Naupactus sits on a route which used to see a lot of traffic and produced a lively income for those of us lucky enough to set anchor at the yard during the good times. Our stories grew together as one long passage of maritime activity. Like a train or a convoy of stories, big boats, little ones, beautiful ones and broken ones, they all stopped at one time or another in front of Naupactus. Those good times are remembered when we travel along a desert highway and read worn out signs promising fresh seafood and live music in places found on half full tanks of gas, stops no longer required by our larger capacity vehicles and busier and more hectic schedules. No, no time for this and no time for that, just enough time to get from A to B.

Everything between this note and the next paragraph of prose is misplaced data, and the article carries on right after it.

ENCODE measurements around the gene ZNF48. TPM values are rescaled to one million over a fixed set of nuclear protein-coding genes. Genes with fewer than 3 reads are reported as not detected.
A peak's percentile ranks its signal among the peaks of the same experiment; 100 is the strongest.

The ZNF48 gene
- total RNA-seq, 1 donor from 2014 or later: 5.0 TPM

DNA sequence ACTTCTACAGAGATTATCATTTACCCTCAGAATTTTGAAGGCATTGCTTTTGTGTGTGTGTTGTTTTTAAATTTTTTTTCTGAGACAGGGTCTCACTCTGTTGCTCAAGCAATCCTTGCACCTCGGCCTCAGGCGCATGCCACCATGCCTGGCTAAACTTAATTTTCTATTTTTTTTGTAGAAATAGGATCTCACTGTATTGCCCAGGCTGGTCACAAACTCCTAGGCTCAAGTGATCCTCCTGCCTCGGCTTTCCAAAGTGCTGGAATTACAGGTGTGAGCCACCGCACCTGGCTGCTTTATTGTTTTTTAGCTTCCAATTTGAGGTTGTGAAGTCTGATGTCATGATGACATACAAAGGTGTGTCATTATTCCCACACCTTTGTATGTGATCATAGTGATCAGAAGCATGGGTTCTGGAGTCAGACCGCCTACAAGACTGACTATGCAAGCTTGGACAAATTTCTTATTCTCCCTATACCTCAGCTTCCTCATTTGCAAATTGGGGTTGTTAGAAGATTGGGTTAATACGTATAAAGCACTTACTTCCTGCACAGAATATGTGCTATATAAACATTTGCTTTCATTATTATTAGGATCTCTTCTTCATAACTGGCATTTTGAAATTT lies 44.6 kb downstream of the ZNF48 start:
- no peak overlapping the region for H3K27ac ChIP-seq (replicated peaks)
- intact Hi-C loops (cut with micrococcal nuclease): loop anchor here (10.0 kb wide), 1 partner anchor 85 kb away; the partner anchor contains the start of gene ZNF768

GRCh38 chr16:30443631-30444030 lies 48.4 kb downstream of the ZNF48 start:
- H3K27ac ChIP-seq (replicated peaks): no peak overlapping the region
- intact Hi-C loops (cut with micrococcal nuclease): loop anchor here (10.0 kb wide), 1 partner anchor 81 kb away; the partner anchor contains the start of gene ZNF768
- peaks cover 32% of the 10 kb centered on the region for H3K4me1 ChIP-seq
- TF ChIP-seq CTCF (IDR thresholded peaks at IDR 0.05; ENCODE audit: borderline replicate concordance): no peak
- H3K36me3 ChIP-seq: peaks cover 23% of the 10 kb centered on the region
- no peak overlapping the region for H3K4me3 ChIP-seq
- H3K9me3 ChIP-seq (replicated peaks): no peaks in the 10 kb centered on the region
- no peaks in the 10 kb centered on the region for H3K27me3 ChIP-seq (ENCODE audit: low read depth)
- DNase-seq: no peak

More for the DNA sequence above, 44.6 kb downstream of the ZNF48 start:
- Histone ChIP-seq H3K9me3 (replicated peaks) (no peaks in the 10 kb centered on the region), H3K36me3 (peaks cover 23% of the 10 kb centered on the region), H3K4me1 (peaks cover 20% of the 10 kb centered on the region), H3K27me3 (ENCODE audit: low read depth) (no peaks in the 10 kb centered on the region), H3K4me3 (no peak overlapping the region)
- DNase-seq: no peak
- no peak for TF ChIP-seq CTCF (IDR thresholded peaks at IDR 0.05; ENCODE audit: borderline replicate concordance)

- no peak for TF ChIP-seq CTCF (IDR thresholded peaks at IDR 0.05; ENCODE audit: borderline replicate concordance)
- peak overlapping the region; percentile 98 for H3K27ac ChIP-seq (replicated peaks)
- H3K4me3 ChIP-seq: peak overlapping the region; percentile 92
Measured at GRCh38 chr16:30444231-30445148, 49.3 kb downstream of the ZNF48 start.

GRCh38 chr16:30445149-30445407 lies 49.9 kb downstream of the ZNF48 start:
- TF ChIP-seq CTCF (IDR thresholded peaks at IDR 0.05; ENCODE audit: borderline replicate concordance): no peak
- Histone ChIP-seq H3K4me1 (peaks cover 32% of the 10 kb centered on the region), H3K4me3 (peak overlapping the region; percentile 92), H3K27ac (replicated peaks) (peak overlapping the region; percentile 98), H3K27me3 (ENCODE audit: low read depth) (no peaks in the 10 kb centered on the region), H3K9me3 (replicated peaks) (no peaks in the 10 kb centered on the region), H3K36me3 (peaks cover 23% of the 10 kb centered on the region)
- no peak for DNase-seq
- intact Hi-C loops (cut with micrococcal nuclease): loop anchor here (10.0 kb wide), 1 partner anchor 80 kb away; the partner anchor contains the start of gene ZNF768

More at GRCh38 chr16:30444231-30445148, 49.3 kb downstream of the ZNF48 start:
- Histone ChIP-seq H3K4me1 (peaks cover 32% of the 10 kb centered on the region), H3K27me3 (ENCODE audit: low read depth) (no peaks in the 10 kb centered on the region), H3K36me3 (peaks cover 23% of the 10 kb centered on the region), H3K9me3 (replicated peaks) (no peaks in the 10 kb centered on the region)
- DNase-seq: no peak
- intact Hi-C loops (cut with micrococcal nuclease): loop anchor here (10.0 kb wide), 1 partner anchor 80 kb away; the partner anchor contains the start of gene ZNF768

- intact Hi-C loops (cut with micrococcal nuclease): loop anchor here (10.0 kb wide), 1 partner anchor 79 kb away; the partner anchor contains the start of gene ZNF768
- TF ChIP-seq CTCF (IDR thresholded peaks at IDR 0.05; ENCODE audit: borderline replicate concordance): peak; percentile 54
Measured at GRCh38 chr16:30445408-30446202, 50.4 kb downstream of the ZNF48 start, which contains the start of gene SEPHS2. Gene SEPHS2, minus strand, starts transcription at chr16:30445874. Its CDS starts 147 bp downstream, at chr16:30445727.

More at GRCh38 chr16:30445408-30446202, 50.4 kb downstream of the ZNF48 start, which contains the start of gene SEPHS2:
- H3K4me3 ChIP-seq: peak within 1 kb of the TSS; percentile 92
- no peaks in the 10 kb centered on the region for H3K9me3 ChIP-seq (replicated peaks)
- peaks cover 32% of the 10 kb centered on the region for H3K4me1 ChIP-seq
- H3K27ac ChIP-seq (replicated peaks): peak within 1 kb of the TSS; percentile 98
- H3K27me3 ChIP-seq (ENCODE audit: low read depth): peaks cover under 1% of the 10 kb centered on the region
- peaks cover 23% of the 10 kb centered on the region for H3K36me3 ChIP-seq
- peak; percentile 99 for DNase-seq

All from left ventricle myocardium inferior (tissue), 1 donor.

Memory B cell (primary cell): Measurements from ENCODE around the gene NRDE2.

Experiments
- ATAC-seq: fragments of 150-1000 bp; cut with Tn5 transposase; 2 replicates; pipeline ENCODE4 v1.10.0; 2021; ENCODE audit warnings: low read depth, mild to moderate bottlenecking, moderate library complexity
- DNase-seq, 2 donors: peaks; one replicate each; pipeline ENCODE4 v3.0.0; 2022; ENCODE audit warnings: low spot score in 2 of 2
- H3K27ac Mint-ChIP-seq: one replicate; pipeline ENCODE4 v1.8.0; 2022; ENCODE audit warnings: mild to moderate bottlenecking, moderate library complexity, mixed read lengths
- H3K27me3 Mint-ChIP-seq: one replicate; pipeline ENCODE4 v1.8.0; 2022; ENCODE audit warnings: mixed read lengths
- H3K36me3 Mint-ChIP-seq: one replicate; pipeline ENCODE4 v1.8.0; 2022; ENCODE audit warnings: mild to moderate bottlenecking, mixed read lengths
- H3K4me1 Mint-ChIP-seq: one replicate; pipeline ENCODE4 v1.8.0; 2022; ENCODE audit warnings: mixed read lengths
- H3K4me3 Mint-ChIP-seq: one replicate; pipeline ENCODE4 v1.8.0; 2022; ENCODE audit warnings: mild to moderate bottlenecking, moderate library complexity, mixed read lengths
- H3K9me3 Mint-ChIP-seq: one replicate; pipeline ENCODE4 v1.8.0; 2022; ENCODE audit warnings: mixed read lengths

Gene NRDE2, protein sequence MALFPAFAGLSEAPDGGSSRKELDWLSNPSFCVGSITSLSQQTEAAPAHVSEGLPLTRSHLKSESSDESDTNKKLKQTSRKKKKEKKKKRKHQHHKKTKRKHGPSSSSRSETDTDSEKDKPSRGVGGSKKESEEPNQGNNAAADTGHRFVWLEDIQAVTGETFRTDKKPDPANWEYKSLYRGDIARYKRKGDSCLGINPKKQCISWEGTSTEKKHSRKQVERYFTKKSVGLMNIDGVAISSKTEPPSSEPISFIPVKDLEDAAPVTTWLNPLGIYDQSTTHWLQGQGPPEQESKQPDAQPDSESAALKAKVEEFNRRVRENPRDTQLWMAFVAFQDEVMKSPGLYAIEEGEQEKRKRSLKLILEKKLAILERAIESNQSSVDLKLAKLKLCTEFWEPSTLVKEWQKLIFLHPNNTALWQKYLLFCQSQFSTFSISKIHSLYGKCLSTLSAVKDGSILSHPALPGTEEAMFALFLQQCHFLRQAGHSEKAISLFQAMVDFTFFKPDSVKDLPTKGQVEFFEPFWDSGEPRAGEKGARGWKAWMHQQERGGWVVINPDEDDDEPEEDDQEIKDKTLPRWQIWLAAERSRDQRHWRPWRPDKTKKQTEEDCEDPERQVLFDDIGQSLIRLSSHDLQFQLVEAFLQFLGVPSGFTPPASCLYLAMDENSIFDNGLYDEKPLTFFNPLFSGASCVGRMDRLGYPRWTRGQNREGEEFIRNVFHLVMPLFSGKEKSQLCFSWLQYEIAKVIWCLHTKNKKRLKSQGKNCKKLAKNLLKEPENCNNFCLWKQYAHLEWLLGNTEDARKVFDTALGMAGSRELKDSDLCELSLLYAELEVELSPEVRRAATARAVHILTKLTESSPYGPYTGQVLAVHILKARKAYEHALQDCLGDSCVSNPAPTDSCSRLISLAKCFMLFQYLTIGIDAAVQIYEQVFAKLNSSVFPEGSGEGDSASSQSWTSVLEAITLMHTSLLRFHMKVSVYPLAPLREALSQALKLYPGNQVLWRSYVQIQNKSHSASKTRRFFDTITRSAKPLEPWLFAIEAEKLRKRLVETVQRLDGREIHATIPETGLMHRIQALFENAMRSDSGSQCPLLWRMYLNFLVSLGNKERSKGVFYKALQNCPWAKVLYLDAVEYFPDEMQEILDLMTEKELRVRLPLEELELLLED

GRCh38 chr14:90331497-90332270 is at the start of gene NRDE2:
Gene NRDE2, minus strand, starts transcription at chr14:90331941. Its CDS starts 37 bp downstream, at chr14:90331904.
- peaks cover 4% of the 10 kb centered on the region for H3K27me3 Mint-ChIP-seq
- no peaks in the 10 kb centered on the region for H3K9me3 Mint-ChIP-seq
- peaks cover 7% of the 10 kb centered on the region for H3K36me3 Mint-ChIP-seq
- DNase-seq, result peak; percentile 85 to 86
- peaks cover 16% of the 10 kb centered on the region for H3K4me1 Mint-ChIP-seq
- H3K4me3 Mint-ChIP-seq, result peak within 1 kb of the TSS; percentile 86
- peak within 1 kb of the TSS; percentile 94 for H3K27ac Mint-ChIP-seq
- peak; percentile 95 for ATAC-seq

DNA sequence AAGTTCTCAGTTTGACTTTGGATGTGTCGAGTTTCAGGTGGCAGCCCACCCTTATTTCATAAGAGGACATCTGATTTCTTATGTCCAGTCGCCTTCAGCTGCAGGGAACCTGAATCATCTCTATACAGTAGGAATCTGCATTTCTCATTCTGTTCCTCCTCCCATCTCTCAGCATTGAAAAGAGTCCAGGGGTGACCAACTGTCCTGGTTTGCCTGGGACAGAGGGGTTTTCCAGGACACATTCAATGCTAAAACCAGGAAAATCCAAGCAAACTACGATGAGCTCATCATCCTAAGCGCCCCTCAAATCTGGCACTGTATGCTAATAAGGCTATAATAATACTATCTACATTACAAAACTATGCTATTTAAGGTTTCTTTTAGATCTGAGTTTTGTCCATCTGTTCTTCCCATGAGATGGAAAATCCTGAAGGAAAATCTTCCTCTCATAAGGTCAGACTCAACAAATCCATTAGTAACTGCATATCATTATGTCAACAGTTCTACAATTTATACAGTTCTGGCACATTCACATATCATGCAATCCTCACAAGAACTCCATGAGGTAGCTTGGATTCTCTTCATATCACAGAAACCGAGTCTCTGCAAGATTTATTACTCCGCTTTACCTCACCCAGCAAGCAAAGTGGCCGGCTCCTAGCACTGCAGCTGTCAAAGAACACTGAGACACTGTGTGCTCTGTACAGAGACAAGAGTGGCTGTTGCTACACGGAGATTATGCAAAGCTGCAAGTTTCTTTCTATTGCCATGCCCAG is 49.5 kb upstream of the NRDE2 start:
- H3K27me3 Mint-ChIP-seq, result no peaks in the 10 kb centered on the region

Many years ago I was traveling with my Grandfather “Pop” in the high desert and we stopped for gasoline. The station was quiet and the attendant was happy to see fellow human beings stop along what appeared to be a wasteland of nothingness lined with granite mountain tops and sage. As we fueled up we were updated on the local fish counts, water levels and politics. When we concluded our business, we hopped back in the truck and sped back onto the hot black cinder paved highway and pointed our hood ornament down the middle towards a horizon capped in royal blue.
As we pulled along I sensed that we were moving along not just geographically but socially. We were change and the place we had visited was not.
Today, Naupactus assumes the position of that old roadside service station in a vast wasteland of nothingness. At least that is how it feels today and I don’t even see customers coming down the road. The road is empty.